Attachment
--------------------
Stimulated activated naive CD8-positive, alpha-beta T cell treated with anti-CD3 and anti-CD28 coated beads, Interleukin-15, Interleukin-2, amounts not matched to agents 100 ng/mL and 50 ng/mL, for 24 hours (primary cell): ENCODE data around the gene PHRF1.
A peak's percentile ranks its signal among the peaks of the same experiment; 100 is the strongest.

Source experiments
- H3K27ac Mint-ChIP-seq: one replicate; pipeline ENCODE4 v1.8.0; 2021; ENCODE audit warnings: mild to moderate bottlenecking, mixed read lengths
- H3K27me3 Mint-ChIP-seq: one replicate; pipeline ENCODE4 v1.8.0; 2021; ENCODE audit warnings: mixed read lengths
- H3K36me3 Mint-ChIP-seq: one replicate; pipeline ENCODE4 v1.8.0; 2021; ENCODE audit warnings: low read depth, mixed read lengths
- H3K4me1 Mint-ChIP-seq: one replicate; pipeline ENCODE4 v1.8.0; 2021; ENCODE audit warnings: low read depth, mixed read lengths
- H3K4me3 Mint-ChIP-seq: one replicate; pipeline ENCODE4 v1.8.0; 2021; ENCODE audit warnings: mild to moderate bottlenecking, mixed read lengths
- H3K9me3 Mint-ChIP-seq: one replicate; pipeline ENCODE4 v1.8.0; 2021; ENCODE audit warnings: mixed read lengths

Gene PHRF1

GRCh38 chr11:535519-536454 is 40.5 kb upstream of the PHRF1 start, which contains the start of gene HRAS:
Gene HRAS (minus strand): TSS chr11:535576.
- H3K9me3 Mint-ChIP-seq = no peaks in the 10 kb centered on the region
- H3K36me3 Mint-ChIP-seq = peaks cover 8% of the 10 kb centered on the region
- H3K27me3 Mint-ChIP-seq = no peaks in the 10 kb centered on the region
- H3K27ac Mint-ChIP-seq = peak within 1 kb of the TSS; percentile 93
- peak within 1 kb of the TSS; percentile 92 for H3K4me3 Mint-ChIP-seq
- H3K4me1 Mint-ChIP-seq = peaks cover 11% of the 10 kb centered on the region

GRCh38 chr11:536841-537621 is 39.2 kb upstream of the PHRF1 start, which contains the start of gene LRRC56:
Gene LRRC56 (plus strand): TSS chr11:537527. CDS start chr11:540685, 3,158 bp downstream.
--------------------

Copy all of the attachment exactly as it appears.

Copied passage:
Stimulated activated naive CD8-positive, alpha-beta T cell treated with anti-CD3 and anti-CD28 coated beads, Interleukin-15, Interleukin-2, amounts not matched to agents 100 ng/mL and 50 ng/mL, for 24 hours (primary cell): ENCODE data around the gene PHRF1.
A peak's percentile ranks its signal among the peaks of the same experiment; 100 is the strongest.

Source experiments
- H3K27ac Mint-ChIP-seq: one replicate; pipeline ENCODE4 v1.8.0; 2021; ENCODE audit warnings: mild to moderate bottlenecking, mixed read lengths
- H3K27me3 Mint-ChIP-seq: one replicate; pipeline ENCODE4 v1.8.0; 2021; ENCODE audit warnings: mixed read lengths
- H3K36me3 Mint-ChIP-seq: one replicate; pipeline ENCODE4 v1.8.0; 2021; ENCODE audit warnings: low read depth, mixed read lengths
- H3K4me1 Mint-ChIP-seq: one replicate; pipeline ENCODE4 v1.8.0; 2021; ENCODE audit warnings: low read depth, mixed read lengths
- H3K4me3 Mint-ChIP-seq: one replicate; pipeline ENCODE4 v1.8.0; 2021; ENCODE audit warnings: mild to moderate bottlenecking, mixed read lengths
- H3K9me3 Mint-ChIP-seq: one replicate; pipeline ENCODE4 v1.8.0; 2021; ENCODE audit warnings: mixed read lengths

Gene PHRF1

GRCh38 chr11:535519-536454 is 40.5 kb upstream of the PHRF1 start, which contains the start of gene HRAS:
Gene HRAS (minus strand): TSS chr11:535576.
- H3K9me3 Mint-ChIP-seq = no peaks in the 10 kb centered on the region
- H3K36me3 Mint-ChIP-seq = peaks cover 8% of the 10 kb centered on the region
- H3K27me3 Mint-ChIP-seq = no peaks in the 10 kb centered on the region
- H3K27ac Mint-ChIP-seq = peak within 1 kb of the TSS; percentile 93
- peak within 1 kb of the TSS; percentile 92 for H3K4me3 Mint-ChIP-seq
- H3K4me1 Mint-ChIP-seq = peaks cover 11% of the 10 kb centered on the region

GRCh38 chr11:536841-537621 is 39.2 kb upstream of the PHRF1 start, which contains the start of gene LRRC56:
Gene LRRC56 (plus strand): TSS chr11:537527. CDS start chr11:540685, 3,158 bp downstream.